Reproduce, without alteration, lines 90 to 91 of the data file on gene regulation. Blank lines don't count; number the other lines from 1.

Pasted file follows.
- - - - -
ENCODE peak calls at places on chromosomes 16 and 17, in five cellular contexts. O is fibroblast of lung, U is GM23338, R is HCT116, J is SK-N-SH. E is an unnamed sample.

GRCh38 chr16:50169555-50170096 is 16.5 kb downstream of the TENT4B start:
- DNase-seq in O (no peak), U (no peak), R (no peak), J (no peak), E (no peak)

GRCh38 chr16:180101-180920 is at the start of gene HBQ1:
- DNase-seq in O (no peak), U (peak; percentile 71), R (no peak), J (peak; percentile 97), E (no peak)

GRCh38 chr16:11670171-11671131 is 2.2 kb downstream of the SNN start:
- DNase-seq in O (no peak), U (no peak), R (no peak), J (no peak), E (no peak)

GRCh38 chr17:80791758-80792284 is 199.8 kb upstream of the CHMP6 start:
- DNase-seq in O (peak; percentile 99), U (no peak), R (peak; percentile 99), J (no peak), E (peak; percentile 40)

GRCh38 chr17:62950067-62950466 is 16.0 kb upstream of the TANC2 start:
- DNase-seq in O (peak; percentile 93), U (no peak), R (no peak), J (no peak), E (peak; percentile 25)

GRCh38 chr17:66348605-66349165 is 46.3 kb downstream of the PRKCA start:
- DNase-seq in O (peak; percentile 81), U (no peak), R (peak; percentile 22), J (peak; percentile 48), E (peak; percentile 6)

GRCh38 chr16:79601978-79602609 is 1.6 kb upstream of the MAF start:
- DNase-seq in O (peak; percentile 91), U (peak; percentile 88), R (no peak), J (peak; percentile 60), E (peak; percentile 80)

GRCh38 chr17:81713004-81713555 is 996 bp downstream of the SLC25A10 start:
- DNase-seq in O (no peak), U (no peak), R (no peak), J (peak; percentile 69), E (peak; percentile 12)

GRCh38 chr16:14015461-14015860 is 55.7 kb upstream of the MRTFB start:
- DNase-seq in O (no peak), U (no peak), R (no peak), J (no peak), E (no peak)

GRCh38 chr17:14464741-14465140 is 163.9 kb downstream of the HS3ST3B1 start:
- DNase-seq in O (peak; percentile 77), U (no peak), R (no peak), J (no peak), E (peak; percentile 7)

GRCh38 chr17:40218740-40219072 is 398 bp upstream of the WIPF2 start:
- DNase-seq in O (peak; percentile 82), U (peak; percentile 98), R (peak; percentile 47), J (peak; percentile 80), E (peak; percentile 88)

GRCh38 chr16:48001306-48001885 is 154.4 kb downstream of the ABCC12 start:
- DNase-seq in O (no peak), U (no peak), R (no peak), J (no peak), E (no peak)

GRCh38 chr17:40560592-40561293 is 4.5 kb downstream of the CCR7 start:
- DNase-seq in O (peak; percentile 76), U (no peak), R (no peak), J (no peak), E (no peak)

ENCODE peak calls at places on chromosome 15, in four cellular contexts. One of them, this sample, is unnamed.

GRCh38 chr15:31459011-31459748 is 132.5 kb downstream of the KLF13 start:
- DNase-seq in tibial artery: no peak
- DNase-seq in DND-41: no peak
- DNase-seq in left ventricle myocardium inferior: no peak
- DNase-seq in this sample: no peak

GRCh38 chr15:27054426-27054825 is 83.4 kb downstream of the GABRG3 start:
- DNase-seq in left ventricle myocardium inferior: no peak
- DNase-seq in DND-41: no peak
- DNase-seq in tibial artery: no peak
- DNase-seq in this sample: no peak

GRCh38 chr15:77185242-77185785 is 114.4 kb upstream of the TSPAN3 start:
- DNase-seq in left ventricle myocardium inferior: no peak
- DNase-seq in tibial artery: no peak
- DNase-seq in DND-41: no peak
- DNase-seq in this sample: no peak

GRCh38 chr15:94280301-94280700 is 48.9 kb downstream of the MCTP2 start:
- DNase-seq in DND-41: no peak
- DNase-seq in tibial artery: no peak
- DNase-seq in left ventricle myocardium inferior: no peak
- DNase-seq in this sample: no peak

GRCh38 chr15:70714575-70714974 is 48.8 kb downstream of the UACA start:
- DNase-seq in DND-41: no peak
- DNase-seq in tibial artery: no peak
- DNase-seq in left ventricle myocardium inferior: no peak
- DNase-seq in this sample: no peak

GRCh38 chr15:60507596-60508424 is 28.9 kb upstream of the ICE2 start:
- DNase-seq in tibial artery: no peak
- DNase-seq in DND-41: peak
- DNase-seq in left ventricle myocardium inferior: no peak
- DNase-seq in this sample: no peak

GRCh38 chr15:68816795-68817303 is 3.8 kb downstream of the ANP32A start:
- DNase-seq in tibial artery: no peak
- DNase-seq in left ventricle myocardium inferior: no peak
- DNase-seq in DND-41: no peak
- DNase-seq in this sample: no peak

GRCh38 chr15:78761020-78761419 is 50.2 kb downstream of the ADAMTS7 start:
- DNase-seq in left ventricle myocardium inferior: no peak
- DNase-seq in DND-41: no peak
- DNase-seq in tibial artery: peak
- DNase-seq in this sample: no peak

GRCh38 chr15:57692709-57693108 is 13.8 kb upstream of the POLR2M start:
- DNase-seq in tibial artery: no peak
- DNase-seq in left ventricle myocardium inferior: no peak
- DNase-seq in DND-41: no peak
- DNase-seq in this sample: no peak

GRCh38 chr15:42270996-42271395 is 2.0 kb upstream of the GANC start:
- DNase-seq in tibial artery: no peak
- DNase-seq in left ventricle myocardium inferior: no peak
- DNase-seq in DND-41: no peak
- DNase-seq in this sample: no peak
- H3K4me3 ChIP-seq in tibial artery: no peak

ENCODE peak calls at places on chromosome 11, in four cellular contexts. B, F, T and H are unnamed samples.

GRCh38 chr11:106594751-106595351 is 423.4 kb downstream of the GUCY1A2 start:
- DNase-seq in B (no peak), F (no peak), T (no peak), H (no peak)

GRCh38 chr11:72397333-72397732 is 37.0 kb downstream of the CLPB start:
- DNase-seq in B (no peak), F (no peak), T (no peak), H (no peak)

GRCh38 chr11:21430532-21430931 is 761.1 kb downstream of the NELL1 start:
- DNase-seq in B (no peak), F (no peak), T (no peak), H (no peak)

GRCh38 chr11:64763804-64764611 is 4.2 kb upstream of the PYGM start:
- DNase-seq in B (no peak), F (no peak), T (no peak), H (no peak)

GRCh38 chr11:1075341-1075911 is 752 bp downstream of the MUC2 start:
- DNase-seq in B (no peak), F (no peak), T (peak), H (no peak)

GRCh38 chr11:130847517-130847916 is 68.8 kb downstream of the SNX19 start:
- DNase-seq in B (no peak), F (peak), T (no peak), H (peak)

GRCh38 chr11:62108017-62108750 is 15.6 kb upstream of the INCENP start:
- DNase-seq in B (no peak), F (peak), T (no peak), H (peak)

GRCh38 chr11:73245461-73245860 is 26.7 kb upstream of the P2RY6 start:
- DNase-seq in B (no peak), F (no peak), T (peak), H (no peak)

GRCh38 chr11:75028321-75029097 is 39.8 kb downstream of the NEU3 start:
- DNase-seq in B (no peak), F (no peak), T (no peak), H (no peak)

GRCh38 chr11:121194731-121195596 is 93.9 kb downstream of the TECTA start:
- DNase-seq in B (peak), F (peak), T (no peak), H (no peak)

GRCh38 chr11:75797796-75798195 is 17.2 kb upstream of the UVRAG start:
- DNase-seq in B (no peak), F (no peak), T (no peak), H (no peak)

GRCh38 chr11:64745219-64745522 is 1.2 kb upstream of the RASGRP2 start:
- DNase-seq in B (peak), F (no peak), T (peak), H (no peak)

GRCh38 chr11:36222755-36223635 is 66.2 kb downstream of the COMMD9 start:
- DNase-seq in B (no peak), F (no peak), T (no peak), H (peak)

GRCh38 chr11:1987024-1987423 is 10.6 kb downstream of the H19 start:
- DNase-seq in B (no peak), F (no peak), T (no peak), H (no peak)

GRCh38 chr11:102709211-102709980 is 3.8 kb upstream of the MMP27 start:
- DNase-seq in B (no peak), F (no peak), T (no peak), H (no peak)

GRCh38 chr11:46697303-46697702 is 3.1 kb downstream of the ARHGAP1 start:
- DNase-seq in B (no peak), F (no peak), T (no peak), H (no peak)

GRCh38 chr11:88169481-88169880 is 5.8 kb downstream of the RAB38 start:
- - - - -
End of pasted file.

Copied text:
- DNase-seq in B (no peak), F (no peak), T (peak), H (no peak)

GRCh38 chr11:130847517-130847916 is 68.8 kb downstream of the SNX19 start: